As our boy develops (far too) quickly, I’m starting to realise that soon his noises are going to turn into words. In the park the other day, I heard a Granny say to a mum, “don’t talk to him like that, he’ll never learn properly!” and it got me a bit heated. In Western society, we often use Child Directed Speech when we talk to our little ones (more commonly known as baby talk) and this was what the Granny (of doom) was trying to stop the mum using.
There are two sides to every argument…Some claim baby talk retains the attention of a child, making language more accessible to them from the outset. Others claim that ‘babytalk’ actually interferes with language development because children learn babyish words and sentences instead of “real” language. That’s a very watered down version of the two camps, but you get the jist.
In times past, it has been strongly believed that baby talk isn’t good for children. This concept isn’t sound though as not every culture uses such forms of Child Directed Speech. In Samoa and Papua New Guinea for example, adults speak to children as they speak to adults, and children acquire language at the same pace as elsewhere in the world, suggesting baby talk isn’t as detrimental as certain people may think. In fact, linguistic research suggests quite the opposite.
Baby talk is great for attracting and hold a baby’s attention – it gets them used to the concept on conversation. Regardless of the quality of the utterances, they are learning how communication works. Learning how to talk is hard and takes a lot of mental and physical function (hence why humans are the only language using species). Baby talk breaks down language into understandable chunks for babies, so they can practice mastering sounds and ordering words. It also allows adults to bond with babies – it isn’t about getting stuff right and wrong.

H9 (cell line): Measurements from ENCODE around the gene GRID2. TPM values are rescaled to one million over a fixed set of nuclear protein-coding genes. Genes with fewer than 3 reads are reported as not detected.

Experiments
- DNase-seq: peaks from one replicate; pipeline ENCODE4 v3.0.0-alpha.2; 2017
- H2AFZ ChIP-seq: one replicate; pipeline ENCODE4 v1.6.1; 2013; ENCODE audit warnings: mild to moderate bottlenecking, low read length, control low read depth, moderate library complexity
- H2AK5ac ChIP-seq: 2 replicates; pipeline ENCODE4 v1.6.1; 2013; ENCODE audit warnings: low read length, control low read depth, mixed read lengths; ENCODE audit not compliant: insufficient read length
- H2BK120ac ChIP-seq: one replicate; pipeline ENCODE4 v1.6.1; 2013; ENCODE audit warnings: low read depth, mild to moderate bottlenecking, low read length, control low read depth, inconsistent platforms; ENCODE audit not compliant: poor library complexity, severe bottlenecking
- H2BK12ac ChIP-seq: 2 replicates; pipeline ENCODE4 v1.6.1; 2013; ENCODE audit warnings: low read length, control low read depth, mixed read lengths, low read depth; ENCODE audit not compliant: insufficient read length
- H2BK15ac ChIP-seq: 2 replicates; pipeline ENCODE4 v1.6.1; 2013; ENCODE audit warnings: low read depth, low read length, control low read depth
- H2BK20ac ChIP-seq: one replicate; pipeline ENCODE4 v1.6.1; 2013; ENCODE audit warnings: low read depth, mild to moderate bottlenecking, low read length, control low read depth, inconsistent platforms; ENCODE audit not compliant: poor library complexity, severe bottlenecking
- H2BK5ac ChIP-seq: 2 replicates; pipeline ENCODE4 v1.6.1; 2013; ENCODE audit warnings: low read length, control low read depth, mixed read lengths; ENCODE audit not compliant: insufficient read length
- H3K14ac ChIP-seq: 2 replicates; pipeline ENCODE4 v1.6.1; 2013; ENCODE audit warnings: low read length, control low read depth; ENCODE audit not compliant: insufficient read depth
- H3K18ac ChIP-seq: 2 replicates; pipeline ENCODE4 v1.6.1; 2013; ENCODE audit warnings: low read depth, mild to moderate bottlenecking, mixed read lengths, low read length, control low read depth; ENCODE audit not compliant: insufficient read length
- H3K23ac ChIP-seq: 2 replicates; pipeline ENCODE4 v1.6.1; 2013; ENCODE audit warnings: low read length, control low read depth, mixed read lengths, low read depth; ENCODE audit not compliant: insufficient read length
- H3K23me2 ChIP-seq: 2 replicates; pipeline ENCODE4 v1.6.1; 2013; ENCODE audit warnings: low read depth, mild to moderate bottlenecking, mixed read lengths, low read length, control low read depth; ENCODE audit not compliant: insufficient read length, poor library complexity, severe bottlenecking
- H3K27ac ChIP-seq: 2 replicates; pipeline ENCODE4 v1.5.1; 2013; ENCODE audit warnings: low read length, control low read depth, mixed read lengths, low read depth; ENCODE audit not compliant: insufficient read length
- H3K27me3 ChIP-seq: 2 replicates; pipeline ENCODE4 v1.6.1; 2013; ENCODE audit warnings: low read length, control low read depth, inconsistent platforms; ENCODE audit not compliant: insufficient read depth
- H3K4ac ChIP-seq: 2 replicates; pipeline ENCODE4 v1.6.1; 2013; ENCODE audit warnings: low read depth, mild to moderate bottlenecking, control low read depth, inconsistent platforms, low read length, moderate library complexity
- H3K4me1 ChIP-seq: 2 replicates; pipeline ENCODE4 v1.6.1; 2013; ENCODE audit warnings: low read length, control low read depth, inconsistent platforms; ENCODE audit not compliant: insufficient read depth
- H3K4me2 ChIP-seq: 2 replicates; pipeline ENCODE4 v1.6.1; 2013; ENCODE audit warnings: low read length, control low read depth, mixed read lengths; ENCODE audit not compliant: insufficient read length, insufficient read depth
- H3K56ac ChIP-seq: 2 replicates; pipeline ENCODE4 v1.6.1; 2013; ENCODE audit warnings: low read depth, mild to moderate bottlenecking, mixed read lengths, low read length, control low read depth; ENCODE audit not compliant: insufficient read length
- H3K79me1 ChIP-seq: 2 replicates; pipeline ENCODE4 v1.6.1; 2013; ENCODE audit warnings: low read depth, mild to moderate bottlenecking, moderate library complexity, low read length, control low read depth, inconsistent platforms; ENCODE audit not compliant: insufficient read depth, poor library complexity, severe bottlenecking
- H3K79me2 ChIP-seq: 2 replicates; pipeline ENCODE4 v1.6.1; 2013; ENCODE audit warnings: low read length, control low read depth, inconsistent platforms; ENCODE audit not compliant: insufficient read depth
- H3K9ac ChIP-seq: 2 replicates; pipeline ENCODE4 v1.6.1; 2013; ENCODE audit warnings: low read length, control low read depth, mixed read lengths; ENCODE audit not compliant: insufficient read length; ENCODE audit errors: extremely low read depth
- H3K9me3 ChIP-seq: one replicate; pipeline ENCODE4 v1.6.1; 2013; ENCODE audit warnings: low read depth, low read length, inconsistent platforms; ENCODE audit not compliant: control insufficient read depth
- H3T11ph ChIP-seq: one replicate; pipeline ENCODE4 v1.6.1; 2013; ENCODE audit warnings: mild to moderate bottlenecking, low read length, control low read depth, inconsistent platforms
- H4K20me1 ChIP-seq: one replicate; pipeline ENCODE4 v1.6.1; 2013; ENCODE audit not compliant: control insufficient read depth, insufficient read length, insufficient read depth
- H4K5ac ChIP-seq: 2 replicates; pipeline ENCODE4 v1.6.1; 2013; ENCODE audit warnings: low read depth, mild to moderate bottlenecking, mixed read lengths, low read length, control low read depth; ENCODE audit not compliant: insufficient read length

Don’t take my word for it though, loads of linguists have looked into it:
Found that children whose mothers talk more have larger vocabularies.
Katherine Nelson (1973)
Found that children at the holophrastic stage whose mothers corrected them on word choice and pronunciation actually advanced more slowly than those with mothers who were generally accepting.
Brown, Cazden and Bellugi (1969)
Found that parents often respond to the TRUTH value of what their baby is saying, rather than its grammatical correctness. For example, a parent is more likely to respond to “there doggie” with “Yes, it’s a dog!” than “No, it’s there is a dog.”
Berko and Brown (1960)
Brown spoke to a child who referred to a “fis” meaning “fish”. Brown replied using “fis” and the child corrected him again but saying “fis”. Finally Brown reverted to “fish” to which the child responded “Yes, fis.” This shows that babies do not hear themselves in the same way that they hear others and no amount of correction will change this.
So research h suggests that baby talk doesn’t directly help babies actually learn language, instead it helps parents and carers communicate with children and start them off on their language learning journey. It follows then that baby talk is social rather than educational, so Granny in the park, get your facts straight – The old argument that baby-talk is ‘harmful’ to a child learning language is outdated (mic drop).